I will resume posting after that ^_^
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This summer I visited my friends new house near Torrevieja :) The area is quite cool, it has many restaurants and places to eat: tapas bar, pescaito frito, indian restaurants, japanese restaurants... tons of stuff!!
The first day we went to have breakfast at Pasteleria El Carmen. I think that there is more than one in Torrevieja but I'm not sure 100%.
I had this tea mousse with chocolate... Mmmmmm!
They had tooons of pretty and tasty stuff!
If you go to Torrevieja in Alicante... you have to go!!
|Pasteleria El Carmen |
C/ Canónigo Torres 2
03181 Torrevieja, Spain
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The answer (and the recipe)... soon!
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Its origin has nothing to do with the conmemoration of the The Three Wise Kings going to see baby Jesus, but more than the Roman Empire. There was a festivity for the adoration of Saturn, so Romans could celebrate longer days after the winter solstice. For this purpose thay made circular breads with dates and honey, which everybody ate.
During the III century they started to put a broad bean inside. The 'lucky one' which recieved a piece that had it was named 'king of kings' for a short period of time. Nowadays the lucky one has to invite their friends to lunch or to another roscon.
Felipe V brought to Spain (from France) the tradition of having something sweet with a surprise inside. In France they have "Gallete des Rois" (Kings bread), which is very different from roscón. Spanish roscón is more like a giant donut, imitating a royal crown, with fruits (which imitate jewels) with a surprise inside.
Info from Wikipedia. But there are more histories about its origin (cocinayhogar.com):
The people from the Madrid's Business Association of Artesan Baked Goods, the promotor of this roscón was Luis XV. The cook of the King, wanted to give a gift to the King the day of the Epiphany with a traditional roscon from his country (he was Slavonic), but with a surprise inside: a diamant medallion which he bought with help of other people that were part of the Royal service.
Luis XV loved it and spread the tradition, with a coin inside as a surprise, amongst the French and European royalty. This way, over the XVIII century it came to Spain, where it was accepted very well. The tradition went from Royal to normal people. Madrid and Seville were amongst the best makers of roscon. Soon all the country and the colonies were seduced by its flavour( Recipe and pics...Collapse )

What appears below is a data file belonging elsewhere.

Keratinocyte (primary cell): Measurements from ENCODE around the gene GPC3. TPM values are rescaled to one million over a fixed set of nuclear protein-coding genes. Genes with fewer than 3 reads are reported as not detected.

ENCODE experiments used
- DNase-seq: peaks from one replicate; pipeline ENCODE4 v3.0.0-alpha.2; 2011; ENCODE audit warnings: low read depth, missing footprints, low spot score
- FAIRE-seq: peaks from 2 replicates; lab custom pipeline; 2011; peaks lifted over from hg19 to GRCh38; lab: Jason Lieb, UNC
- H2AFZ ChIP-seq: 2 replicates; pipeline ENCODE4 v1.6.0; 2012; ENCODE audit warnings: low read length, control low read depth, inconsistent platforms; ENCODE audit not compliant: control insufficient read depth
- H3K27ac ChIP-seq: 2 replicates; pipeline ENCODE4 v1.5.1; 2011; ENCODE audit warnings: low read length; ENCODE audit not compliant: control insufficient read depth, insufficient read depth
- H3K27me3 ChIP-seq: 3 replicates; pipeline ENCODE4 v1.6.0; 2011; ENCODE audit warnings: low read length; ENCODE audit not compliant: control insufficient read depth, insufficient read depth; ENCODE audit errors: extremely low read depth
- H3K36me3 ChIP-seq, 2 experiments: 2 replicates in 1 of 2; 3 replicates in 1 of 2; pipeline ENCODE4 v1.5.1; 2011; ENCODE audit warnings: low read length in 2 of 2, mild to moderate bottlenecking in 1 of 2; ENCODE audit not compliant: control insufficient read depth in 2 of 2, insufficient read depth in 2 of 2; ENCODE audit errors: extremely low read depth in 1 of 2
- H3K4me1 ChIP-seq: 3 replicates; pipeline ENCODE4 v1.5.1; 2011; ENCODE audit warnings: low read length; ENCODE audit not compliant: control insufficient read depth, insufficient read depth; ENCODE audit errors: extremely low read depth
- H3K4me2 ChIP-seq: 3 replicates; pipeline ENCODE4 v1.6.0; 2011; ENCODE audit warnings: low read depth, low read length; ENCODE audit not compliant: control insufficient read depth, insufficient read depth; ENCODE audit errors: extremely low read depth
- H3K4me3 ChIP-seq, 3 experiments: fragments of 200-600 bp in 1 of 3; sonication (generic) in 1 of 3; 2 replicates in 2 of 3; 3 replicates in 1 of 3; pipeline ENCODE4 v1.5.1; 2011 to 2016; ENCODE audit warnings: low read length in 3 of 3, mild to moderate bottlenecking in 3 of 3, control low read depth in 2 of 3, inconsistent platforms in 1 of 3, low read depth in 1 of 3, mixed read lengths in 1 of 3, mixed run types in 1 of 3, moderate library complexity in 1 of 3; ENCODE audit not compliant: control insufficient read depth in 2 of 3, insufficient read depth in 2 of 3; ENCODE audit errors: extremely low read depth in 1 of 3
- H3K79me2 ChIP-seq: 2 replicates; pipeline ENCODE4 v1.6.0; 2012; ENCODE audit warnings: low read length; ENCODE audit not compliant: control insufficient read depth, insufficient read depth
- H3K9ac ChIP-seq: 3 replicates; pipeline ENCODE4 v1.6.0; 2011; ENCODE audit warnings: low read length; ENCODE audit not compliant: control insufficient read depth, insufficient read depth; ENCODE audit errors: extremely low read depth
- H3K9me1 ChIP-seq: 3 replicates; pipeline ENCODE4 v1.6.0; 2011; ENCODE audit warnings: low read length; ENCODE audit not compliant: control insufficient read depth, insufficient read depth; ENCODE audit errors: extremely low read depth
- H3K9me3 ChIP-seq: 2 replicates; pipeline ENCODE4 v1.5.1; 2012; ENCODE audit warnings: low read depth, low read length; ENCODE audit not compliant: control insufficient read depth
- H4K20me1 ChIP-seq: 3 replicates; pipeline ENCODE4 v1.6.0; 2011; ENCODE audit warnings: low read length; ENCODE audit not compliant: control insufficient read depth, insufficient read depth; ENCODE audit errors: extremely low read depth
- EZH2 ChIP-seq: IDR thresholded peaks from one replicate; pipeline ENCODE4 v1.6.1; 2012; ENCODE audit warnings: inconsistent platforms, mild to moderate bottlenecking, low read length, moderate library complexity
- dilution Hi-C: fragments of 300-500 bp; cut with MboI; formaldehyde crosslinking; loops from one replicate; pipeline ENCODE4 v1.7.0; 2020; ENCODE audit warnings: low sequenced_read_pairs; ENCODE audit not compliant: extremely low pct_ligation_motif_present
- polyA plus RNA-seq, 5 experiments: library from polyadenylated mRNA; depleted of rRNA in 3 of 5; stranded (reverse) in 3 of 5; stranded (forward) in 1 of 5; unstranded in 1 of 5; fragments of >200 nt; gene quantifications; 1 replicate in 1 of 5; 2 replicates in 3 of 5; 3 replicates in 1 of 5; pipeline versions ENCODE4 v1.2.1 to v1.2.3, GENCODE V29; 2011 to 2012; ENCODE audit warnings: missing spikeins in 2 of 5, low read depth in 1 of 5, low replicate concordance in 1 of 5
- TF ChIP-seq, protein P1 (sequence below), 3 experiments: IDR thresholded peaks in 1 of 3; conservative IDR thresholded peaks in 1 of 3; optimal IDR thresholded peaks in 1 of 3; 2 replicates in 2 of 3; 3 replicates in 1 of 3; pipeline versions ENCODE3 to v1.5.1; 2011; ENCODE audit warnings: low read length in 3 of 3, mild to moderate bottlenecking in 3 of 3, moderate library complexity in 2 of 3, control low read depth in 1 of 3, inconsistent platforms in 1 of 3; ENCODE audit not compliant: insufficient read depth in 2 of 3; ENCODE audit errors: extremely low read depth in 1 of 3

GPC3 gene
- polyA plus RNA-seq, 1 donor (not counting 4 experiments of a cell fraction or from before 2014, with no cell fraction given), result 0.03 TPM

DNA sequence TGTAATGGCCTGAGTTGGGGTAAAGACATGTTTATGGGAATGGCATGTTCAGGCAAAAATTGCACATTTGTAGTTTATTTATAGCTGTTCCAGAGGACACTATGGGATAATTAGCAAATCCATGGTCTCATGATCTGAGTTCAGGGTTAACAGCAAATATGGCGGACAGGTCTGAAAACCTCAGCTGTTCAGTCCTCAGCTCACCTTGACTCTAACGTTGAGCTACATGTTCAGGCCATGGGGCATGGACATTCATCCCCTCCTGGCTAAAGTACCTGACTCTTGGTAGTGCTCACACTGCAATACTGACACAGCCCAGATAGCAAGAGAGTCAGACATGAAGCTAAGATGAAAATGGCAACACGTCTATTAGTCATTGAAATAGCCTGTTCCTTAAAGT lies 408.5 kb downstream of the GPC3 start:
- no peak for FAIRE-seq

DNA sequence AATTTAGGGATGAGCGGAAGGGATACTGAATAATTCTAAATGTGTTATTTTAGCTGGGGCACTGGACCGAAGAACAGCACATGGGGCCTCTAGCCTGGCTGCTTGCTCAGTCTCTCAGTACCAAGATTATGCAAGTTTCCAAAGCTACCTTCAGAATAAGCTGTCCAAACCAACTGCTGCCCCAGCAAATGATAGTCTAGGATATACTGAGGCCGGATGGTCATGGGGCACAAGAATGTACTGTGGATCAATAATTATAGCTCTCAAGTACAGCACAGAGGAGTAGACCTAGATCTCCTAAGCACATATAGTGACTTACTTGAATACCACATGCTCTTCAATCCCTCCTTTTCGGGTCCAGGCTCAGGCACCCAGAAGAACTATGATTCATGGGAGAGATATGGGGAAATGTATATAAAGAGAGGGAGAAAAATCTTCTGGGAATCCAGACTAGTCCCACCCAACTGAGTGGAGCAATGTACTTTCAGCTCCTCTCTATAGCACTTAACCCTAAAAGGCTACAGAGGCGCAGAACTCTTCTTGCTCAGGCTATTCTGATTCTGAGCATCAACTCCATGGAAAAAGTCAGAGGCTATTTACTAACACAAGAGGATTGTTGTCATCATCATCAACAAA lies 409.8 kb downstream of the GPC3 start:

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- Current Music:Kylie Minogue - In My Arms
In Spanish, el Larousse gastronomique en español. Finally in Spanish! It has more than 1200 pages, with 3000 recipes, which 400 are from famous chefs like Ducasse, Herme, Robuchon, Adria, Arola, Arzak... It's THE gastronomical reference in a book. It has 4000 articles about food, cooking, ingredients, utensils... The first edition, in French, was edited in 1938 and finally gets translated into Spanish this year :) The Spanish version is adapted to the Spanish gastronomy and culture.
In English, two books: Cook with Jamie, Jamie Oliver's last book! It's a cooking reference book, with basic and simple recipes. It tells you how to choose your produce, meat, and ingredients in general, as well as the basic cooking techniques. You can find it at Amazon.com, 24.50 $ en Amazon.com and at Amazon UK, 15.60 L.
Finally (but not least) Indulge:100 perfect desserts from Claire Clark and Thomas Keller. Yes! THE Thomas Keller! ;) I did not know of its existence until a friend from the Cafetito forum asked if somebody knew about it. From that moment it was on my Xmas list!!! Claire Clark is the pastry chef @ The French Laundry. This book is a collection of her favourite recipes. There are some luxorious recipes, as well as simple ones too. Cookies, cakes, mousses, ice-creams, creams,... For example, Chocolate and red wine cake, Orange and pistachio cake, Mango, ginger and lime sorbet... I have checked it out lightly and it seems to be one of those books that you could say: If I had to choose only one pastry book, it would be this one ;) @ Amazon.com it costs 26.40 $.
I am happy, happy, happy!! ^_^
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Pan de jamón is typical from Venezuela for Christmas. For Venezuelan people it's a delicacy which represents abundance during Xmas. Its a sweet-salty bread. A mix of a leavened bread with a bit of fat so it has a delicate crust.
The most famous Pan de Jamon recipe is from Claudio Nazoa (a famous writer in Venezuela) which has been published all around the net. The version I used is a rescaled one, the original used almost 2 kg of flour!!
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